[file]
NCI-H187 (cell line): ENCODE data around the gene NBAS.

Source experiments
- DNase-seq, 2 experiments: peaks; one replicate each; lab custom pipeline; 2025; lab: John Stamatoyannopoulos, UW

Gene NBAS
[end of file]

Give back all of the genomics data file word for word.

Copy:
NCI-H187 (cell line): ENCODE data around the gene NBAS.

Source experiments
- DNase-seq, 2 experiments: peaks; one replicate each; lab custom pipeline; 2025; lab: John Stamatoyannopoulos, UW

Gene NBAS